New York will follow updated guidelines from the U.S. Centers for Disease Control and Prevention and will not require certain people who have been vaccinated against COVID-19 to quarantine after being exposed to someone with the virus, Gov. Andrew Cuomo announced Thursday.
CDC recommendations released Wednesday apply to people who have received either the second shot of a two-dose vaccine or the first and only shot of a one-dose vaccine.
Once two weeks from full vaccination have passed, those people will not be required to quarantine after COVID-19 exposure if they experience no symptoms of the disease, Cuomo said. That exemption lasts 90 days after vaccination.
The state’s current rules allow people exposed to COVID-19 to end quarantine after 10 days without testing if they haven’t had symptoms.
Cuomo and Health Commissioner Howard Zucker urged New Yorkers to continue to wear masks and stay apart from others even if vaccinated. They said, “The science regarding COVID transmissibility post-vaccination remains unsettled, and this updated guidance is not an all-clear for New Yorkers to let their guard down.”
New York isn’t out of the woods yet. The state averaged over 9,000 new cases each day over the past seven days. That’s down 4% from the prior week but is still among the nation’s highest rates per capita.
Hospitals and nursing homes have been reporting over 1,000 COVID-19 deaths each week since early January.
Hospitalizations dipped to 7,342 as of Wednesday, down 8% from seven days earlier. Cases and hospitalizations are ticking up in the Bronx in particular, which averaged 986 daily new cases over the past seven days and reported 680 patients.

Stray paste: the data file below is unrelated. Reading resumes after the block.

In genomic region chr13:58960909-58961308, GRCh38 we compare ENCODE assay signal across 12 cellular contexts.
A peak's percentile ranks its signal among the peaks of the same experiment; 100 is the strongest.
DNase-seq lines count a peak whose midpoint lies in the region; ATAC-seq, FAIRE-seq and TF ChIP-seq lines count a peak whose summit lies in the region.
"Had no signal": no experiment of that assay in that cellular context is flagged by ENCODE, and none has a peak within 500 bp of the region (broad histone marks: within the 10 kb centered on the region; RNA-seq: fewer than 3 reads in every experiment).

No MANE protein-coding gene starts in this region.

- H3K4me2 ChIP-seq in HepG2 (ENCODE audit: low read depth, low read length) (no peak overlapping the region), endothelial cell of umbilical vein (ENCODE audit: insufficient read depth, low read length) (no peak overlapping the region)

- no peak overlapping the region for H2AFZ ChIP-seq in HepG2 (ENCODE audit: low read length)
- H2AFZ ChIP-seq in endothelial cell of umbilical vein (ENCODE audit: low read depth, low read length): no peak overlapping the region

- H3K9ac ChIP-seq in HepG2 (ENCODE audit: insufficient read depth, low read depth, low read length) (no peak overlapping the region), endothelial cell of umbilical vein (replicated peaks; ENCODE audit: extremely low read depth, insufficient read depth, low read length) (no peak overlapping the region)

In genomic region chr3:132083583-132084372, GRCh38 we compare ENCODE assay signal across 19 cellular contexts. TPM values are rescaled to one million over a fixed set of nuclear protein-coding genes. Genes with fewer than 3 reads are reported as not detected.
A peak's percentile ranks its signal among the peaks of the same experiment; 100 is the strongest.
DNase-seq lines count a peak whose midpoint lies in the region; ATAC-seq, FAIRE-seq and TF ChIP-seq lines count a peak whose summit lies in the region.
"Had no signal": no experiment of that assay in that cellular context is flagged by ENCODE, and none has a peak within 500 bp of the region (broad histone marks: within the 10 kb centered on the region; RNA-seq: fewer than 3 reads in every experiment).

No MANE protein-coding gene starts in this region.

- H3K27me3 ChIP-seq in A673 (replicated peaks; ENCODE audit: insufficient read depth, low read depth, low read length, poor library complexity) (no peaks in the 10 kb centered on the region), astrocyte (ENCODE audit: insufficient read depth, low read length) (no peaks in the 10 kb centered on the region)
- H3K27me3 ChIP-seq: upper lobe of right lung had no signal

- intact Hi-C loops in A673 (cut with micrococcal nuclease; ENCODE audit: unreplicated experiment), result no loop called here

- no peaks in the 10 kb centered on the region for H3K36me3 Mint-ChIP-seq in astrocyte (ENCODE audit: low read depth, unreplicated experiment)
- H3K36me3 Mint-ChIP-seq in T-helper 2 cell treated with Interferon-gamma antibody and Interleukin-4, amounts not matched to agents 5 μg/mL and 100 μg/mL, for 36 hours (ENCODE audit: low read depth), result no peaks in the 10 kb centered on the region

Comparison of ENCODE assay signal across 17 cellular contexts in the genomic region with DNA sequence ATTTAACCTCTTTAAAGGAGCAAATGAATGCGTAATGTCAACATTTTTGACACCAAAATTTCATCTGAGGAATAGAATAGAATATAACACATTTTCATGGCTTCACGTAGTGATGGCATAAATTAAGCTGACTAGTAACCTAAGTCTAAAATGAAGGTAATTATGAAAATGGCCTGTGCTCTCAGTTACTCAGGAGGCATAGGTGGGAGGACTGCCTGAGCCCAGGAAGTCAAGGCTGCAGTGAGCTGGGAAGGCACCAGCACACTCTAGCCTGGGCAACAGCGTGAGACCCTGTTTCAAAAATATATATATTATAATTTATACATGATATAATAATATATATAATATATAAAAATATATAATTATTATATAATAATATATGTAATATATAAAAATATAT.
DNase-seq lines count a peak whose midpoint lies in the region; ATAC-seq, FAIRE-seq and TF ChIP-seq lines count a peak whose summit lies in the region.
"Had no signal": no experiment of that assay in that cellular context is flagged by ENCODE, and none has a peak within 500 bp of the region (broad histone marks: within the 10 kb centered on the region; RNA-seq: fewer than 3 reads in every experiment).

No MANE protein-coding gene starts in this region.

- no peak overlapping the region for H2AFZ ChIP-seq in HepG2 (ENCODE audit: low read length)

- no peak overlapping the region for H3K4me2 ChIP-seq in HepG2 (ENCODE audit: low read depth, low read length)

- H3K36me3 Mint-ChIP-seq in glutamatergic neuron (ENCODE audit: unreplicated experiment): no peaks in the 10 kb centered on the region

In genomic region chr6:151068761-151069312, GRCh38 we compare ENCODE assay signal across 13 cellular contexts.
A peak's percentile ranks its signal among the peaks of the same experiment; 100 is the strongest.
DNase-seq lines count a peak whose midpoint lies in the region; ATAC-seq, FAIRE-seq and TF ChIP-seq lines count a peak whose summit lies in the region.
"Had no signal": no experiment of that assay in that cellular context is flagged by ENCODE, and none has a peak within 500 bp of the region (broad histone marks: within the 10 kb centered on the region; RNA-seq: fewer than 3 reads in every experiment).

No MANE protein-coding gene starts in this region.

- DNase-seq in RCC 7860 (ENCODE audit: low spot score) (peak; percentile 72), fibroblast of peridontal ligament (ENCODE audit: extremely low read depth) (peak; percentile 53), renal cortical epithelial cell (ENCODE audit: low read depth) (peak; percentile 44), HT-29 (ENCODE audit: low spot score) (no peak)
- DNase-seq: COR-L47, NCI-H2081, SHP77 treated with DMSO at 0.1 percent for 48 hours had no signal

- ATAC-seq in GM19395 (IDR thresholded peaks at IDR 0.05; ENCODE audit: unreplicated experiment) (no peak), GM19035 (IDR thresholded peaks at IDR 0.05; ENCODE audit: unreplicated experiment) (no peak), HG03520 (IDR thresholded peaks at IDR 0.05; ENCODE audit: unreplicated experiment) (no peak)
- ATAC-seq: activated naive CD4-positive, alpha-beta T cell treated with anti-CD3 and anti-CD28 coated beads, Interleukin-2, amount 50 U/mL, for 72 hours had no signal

New York health officials are hoping vaccines can drive down COVID-19 spread. The state’s used about two-thirds of 3.8 million delivered doses, according to CDC data, which says about 10% of 19 million New Yorkers have received a first dose so far.
Millions of people are now eligible: including 600,000 residents and staff of nursing and group homes, 1.5 million health workers, 1.7 million teachers, police and other essential workers. New York’s eligibility list swelled to 7 million people once Cuomo added 1.4 million over the age of 75, and then 1.8 million over 65.
New York’s vaccine supplies are set to increase in future weeks — but far from enough to quickly vaccinate everyone who’s eligible.
People over the age of 16 with underlying health conditions can start signing up for appointments at state-run vaccination sites Sunday. The governor has said New York would vaccinate people with comorbidities by sending excess vaccines meant for hospital workers to local health departments.
Still, hospitals will be receiving doses: the state’s latest guidance says hospitals can soon start using allocations for anyone eligible at hospitals — including home health-care workers, state-run group home residents and then people over the age of 65.